Taraxacum officinale (L.) Weber F.H. Wigg.
|Botanical Name:||Taraxacum officinale (L.) Weber F.H. Wigg.|
|Origin:||Present in all the temperate areas of Northern and Southern hemispheres at different altitudes.|
|Other names:||ES: Diente de lèon|
Herbaceous perennial species, it has a very large taproot. The leaves, arranged in a basal rosette, are deeply incised to form unequal triangular lobes. The flowers, ligulate and yellow, are collected in solitary flower heads that are at the end of a long, hollow stem filled with latex.
At maturity the flower head changes into a characteristic fluffy sphere whose rays are constituted of by the fruit: little achenes covered with pappus. It blooms from April-May and September.
CLIMATE AND SOIL:
Dandelion is a plant that has a wide geographical spread, diffused spontaneously from the sea level up to 200 meters of altitude. The cultivation requires soils with a good availability of nutrients and, in particular, potassium.
PLANTING AND PROPAGATION:
Propagation generally occurs by seed or by transplanting seedlings prepared in nurseries.
Sowing is carried out at the beginning of spring. The sowing varies depending on the destination of the product: if one wants to farm the roots, the seeds are placed 25-30 cm between the rows and 8-10 cm within the rows. For the horticultural production of leaves, it is preferred to have broadcast seeding on land arranged in ridges.
Sowing in seed beds can be carried out from April to July with subsequent transplanting after 40-60 days when the seedlings have reached a height of at least 5 cm.
The crop has a multi-year duration, but it is not convenient to keep it over the second year.
Because of the very small dimensions, the seeds must be placed very superficially, no more than half a centimeter deep.
The crop is quite simple and requires normal weeding interventions against weeds.
The collection of leaves to be used as fresh vegetable can take place throughout the year, while for those destined for herbal use it is better to wait for the flowering, when the content of active ingredients is higher. The roots are instead harvested in the autumn of the second year.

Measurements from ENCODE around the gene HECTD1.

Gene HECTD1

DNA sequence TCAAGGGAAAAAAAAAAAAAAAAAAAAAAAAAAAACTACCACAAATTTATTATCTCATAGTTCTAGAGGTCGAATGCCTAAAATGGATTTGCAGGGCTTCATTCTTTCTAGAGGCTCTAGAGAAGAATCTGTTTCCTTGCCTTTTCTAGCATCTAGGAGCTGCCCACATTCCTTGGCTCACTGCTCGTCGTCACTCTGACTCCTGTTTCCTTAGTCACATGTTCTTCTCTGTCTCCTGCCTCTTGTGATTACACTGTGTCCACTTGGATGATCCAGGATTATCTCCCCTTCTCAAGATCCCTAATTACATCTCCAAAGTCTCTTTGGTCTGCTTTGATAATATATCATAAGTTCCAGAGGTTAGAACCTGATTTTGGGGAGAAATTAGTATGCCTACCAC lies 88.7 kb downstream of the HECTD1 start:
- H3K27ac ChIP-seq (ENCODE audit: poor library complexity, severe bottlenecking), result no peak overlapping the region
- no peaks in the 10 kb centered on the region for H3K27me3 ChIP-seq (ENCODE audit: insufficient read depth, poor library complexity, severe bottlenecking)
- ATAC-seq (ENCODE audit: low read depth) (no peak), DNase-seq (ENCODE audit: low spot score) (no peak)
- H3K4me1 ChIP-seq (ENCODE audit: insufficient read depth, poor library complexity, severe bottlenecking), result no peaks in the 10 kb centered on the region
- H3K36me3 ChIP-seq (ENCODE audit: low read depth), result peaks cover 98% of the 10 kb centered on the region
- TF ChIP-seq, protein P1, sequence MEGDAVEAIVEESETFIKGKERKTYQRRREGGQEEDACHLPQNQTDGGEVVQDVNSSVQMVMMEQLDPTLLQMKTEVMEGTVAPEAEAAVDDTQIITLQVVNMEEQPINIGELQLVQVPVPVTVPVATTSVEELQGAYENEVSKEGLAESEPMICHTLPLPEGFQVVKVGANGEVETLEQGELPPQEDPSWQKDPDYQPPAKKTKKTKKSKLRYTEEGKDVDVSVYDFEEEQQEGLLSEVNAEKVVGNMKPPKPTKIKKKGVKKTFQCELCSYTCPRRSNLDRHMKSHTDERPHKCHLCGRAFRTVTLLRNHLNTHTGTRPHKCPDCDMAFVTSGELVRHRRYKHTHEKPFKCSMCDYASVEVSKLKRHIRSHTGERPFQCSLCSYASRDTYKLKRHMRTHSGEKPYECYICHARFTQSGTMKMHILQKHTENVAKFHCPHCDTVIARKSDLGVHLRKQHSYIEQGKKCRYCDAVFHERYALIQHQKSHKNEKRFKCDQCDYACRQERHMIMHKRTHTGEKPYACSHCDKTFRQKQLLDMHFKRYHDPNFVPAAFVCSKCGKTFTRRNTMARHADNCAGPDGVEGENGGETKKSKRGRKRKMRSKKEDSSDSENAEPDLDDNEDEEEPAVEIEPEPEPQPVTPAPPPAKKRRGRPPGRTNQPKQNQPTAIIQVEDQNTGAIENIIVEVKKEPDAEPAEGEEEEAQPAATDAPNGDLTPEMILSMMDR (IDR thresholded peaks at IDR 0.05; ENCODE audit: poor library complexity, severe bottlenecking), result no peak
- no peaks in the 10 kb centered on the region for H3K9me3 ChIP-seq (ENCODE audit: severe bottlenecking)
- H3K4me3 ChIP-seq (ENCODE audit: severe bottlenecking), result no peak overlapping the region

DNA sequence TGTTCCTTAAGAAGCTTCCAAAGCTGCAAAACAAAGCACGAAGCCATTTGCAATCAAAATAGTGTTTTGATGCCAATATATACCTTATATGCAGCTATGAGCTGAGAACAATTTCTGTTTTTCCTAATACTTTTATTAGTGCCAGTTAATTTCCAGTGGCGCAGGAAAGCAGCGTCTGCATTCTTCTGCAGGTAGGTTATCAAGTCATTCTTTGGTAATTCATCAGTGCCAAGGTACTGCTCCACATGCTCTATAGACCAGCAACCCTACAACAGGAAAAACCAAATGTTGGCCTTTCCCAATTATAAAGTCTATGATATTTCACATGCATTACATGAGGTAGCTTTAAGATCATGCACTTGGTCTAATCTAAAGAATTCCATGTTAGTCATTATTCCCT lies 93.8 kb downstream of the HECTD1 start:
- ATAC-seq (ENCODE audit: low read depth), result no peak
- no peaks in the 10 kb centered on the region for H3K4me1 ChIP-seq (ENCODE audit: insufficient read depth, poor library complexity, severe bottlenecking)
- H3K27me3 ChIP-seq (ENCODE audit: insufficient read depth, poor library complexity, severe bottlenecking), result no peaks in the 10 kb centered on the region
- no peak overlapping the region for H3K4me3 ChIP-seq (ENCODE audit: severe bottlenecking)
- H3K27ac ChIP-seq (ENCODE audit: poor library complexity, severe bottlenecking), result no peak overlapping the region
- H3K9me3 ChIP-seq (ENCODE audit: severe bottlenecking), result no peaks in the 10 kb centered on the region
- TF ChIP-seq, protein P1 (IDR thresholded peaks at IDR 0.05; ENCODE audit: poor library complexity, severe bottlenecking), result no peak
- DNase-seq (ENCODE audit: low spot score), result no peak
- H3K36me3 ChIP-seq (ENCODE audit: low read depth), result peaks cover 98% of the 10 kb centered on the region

The collection of the latter can easily be mechanized with cultivators.
PARTS OF THE PLANT USED:
Roots, whole plant, leaves (mainly for culinary use).
PROPERTIES AND USES:
Folk medicine has always recognized this plant's power to stimulate liver and digestive functions.
This property, widely demonstrated also by modern herbal medicine, is mainly attributed to the presence of bitter principles inside the plant.
Its powerful diuretic action has also been demonstrated which, associated with the action on the liver, make it an excellent remedy for drainage and depuration, which translates into an increase in the elimination of unnecessary and harmful substances from the body, causing a reduction in the hepatorenal district.
Moreover, as a consequence of the strengthening of the hepatic activity, in particular of the flow of bile, the drug also possesses a mild laxative action.
Due to its ability to stimulate the body's detoxification systems (mainly liver, intestine and kidneys), Dandelion is used as a general tonic in "spring treatments" from April to May and in autumn.
Dandelion-based preparations are administered as preventive treatment for subjects predisposed to kidney stones, but not only, even in cases of alteration of the biliary flow, lack of appetite, digestive disorders and flatulence. It is good to remember that the roots have a more marked hepatic action, instead the leaves act mainly at the renal level.
The roots also have an important probiotic action, as they contain Inulin, a polysaccharide that acts as a substrate for the positive intestinal bacterial flora. The leaves are used in the culinary field cooked or raw in salads, and can therefore be defined as a medicine-food as they have a good amount of vitamins and minerals.